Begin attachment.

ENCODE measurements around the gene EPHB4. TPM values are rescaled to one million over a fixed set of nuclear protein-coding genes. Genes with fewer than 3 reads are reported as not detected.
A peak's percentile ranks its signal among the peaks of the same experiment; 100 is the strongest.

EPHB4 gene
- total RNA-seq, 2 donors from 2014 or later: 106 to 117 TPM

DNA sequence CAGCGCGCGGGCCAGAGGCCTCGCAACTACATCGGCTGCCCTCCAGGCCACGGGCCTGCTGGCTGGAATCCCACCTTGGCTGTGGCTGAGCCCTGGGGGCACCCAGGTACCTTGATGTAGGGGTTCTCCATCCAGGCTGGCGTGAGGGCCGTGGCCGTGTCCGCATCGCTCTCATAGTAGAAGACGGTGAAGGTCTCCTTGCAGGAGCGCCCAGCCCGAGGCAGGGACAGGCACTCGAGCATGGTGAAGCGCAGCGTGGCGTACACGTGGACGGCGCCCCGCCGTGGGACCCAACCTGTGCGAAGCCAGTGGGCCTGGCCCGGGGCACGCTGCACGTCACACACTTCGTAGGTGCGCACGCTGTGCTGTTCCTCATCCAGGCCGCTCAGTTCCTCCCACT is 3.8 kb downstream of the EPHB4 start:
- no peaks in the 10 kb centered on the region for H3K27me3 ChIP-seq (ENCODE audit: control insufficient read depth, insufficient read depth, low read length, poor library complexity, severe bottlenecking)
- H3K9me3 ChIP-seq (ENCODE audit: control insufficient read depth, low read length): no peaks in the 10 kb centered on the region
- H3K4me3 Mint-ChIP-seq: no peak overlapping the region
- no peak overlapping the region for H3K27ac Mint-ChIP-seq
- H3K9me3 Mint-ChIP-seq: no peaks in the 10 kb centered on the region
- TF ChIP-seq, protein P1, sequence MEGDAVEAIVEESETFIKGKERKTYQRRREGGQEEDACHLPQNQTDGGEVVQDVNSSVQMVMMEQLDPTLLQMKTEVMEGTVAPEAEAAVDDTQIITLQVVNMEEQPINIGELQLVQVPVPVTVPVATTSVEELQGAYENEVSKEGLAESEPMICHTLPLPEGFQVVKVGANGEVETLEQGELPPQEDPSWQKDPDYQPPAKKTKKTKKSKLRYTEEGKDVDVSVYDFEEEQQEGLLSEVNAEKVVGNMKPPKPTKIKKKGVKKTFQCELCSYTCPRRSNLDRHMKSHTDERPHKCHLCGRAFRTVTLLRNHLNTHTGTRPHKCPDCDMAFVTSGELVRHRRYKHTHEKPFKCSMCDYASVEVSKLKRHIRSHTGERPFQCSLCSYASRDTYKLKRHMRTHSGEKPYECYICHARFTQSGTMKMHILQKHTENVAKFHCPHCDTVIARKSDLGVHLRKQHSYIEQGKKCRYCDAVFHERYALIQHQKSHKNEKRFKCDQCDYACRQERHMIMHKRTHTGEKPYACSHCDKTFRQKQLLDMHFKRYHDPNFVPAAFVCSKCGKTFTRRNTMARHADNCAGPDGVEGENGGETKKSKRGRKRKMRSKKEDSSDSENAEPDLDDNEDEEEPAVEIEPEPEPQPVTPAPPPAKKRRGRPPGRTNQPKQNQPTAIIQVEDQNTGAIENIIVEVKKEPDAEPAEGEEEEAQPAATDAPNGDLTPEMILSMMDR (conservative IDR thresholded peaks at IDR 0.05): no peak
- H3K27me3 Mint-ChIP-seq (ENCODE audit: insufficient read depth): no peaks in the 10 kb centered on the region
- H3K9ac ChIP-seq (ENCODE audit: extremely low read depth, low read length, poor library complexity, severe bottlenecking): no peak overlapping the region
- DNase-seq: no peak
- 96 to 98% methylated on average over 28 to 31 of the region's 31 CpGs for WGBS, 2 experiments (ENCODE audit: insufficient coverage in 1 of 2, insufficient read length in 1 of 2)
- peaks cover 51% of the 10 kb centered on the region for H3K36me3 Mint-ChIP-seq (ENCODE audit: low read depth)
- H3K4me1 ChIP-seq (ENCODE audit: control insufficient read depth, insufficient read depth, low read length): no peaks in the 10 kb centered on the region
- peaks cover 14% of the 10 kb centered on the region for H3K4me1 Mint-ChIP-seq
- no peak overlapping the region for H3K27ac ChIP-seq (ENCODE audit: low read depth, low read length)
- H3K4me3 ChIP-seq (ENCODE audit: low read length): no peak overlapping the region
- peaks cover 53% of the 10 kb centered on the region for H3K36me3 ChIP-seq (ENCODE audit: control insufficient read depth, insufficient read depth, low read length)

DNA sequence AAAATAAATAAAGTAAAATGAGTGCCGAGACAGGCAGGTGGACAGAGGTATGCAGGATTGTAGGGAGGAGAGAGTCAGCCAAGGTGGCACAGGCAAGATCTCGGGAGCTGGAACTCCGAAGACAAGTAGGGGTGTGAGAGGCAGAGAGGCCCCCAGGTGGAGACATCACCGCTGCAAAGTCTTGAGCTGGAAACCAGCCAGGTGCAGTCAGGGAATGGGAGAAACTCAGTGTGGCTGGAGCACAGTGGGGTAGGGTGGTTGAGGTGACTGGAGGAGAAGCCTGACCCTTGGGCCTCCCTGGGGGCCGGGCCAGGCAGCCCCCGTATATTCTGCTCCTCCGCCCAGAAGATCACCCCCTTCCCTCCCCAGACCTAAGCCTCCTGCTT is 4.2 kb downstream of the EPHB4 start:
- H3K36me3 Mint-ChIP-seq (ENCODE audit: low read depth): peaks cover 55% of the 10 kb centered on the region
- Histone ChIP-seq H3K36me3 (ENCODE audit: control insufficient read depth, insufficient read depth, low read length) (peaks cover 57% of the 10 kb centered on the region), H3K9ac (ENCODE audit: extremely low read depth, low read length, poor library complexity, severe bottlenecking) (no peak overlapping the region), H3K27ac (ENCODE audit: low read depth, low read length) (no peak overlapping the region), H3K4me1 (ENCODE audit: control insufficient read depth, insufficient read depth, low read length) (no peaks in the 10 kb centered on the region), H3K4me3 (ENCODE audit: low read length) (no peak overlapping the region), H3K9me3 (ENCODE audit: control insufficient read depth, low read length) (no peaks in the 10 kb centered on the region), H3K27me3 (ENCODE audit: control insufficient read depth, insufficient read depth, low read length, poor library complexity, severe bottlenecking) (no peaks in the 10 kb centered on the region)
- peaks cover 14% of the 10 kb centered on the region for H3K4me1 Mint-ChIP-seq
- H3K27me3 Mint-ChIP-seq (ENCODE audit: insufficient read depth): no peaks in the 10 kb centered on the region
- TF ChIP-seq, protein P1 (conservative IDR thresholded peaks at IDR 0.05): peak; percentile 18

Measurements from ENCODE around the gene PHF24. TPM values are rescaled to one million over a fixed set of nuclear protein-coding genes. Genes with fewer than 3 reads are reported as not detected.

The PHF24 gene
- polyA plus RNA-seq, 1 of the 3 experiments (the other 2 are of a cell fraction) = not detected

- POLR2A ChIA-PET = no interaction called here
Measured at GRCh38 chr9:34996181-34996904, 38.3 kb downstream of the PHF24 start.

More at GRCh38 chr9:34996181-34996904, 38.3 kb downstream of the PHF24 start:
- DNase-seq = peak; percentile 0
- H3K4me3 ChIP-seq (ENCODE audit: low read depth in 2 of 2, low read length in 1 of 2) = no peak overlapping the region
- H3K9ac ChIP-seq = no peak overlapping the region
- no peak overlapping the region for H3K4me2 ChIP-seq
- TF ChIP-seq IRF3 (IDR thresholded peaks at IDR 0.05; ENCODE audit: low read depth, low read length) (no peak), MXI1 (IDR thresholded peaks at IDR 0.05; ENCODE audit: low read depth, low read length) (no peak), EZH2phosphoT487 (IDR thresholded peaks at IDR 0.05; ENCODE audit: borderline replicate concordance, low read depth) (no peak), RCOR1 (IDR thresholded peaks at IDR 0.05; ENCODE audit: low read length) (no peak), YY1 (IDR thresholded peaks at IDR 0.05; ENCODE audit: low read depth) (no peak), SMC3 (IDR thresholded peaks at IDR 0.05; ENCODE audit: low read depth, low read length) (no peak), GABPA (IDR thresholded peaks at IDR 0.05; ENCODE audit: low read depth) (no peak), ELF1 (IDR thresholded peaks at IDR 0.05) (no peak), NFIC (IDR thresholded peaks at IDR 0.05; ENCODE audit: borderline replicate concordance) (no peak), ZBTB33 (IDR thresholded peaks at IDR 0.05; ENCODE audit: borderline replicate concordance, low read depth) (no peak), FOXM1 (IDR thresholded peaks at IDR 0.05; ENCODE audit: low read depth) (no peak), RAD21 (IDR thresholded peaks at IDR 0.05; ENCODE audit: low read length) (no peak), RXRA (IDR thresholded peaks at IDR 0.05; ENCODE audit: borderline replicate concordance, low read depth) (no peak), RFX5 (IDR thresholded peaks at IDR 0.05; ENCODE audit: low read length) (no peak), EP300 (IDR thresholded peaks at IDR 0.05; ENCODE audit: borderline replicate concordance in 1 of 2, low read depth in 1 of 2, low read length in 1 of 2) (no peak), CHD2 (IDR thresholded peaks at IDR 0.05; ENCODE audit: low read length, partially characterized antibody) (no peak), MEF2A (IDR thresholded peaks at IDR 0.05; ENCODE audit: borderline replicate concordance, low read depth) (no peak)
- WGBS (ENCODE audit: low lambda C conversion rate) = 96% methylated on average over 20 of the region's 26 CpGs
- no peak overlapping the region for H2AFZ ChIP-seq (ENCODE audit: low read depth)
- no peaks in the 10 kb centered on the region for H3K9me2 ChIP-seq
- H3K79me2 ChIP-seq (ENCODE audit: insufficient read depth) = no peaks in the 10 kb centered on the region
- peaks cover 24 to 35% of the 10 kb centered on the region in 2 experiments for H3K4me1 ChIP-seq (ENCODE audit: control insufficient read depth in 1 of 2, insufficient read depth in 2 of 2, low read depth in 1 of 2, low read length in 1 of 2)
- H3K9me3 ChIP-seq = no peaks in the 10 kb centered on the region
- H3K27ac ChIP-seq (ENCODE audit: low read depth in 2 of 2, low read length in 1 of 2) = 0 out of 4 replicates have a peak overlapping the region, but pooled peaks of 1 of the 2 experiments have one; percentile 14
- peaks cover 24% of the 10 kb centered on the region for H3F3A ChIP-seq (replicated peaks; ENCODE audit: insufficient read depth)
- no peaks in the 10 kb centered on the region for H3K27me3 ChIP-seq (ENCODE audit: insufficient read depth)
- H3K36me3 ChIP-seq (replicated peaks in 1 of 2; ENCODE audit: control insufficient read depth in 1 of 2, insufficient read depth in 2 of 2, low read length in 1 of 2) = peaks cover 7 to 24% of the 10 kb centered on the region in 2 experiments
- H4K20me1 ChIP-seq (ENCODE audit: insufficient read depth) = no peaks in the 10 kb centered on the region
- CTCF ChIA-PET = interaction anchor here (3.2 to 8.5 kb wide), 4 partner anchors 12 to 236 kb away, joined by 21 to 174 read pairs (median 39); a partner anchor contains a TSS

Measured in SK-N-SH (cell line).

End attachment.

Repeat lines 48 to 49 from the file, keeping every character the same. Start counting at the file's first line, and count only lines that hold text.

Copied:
- H3K36me3 ChIP-seq (replicated peaks in 1 of 2; ENCODE audit: control insufficient read depth in 1 of 2, insufficient read depth in 2 of 2, low read length in 1 of 2) = peaks cover 7 to 24% of the 10 kb centered on the region in 2 experiments
- H4K20me1 ChIP-seq (ENCODE audit: insufficient read depth) = no peaks in the 10 kb centered on the region